Frankly, I have mostly talked about my son's experience at Louisburg in private messages, because I didn't want things to be taken out of context.
www.hsbaseballweb.com /eve/ubb.x/a/tpc/f/4686003481/m/403108069/p/1   (2042 words)

  
 Seven Years War
History of the Seven Years War by David Rowlands in historical military art prints of the Seven Years War, Battle of Emsdorf, Battle of Louisburg, Battle of Minden and the Battle of Quebec.
Battle of Quebec 13th September 1759 was Wolfe's final attempt to take the city.
During this battle General Wolfe was hit twice and eventually mortally wounded when a bullet passed through his lungs.
www.military-prints.com /seven_years_war.htm   (1174 words)

  
 Springfield's Civil War Forts   (Site not responding. Last check: 2007-10-08)
After the Battle of Wilson's Creek and a short period of occupation by the Confederates, Springfield, by 1862 was firmly in Union hands.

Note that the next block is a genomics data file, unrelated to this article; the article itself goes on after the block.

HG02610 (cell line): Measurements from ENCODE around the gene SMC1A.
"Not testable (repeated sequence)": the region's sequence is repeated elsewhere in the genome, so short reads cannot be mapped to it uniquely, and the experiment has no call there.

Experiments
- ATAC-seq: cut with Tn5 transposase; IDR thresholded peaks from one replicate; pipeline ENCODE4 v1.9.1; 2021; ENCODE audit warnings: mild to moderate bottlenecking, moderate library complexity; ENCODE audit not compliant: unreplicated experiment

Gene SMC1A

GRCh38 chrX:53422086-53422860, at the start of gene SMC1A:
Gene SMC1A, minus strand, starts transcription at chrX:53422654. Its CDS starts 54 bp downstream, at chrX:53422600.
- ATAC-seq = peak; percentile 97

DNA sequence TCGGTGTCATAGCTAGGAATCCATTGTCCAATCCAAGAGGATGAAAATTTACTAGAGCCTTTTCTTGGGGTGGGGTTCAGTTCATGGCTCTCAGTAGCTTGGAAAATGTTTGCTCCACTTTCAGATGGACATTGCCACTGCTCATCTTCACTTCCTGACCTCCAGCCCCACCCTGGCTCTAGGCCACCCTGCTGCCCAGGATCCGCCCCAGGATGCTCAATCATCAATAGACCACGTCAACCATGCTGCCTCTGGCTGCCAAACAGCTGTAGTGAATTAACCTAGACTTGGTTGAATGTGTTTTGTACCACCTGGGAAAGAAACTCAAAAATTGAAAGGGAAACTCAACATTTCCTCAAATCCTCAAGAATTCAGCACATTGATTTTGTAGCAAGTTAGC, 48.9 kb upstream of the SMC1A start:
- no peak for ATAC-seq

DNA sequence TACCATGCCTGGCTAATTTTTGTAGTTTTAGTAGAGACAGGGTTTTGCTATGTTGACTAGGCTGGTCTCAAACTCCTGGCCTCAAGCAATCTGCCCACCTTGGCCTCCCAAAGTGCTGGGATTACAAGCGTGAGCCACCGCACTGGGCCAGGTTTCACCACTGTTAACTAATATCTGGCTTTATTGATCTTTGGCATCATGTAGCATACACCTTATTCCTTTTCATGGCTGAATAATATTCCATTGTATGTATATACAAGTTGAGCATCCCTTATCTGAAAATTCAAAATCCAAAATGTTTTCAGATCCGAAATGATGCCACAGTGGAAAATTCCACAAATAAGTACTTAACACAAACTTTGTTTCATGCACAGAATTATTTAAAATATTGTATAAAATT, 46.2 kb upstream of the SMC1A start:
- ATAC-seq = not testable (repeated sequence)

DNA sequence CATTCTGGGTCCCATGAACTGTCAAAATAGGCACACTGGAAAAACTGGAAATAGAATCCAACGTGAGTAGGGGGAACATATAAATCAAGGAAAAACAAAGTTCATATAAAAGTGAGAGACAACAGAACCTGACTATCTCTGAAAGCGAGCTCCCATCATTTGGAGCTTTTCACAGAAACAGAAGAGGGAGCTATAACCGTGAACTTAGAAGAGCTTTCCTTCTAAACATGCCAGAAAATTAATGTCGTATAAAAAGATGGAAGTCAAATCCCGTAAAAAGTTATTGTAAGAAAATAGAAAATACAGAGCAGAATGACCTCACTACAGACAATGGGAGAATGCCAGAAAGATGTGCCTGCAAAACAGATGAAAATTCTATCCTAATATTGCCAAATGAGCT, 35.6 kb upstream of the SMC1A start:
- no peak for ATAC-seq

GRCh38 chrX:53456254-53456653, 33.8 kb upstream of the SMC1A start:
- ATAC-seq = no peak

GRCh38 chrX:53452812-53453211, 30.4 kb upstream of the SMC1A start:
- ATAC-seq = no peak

The battle of Wilson's Creek (or Oak Hills) was fought Aug. 10, 1861; the battle of Springfield, January 8, 1863.
In the midst of the rattle of musketry and the pattering of' revolvers and all of the noise of battle, a poor unfortunate calf attempted to run the gauntlet of flying bullets, and when it was struck by a shot set up a loud bawling.
www.atlascomm.net /ecdavis/springfield.htm   (13357 words)

  
 Hudson-Mohawk Genealogical and Family Memoirs: Larrabee   (Site not responding. Last check: 2007-10-08)
He was a soldier of the colonial army, and was killed at the battle of Louisburg, Canada, in the war against the French.
It is said she sat up nights and spun to earn money to buy the communion service for the old Congregational church in Windham.
That Ebenezer, his son, was killed at the battle of Bunker Hill, is stated by qualified authority.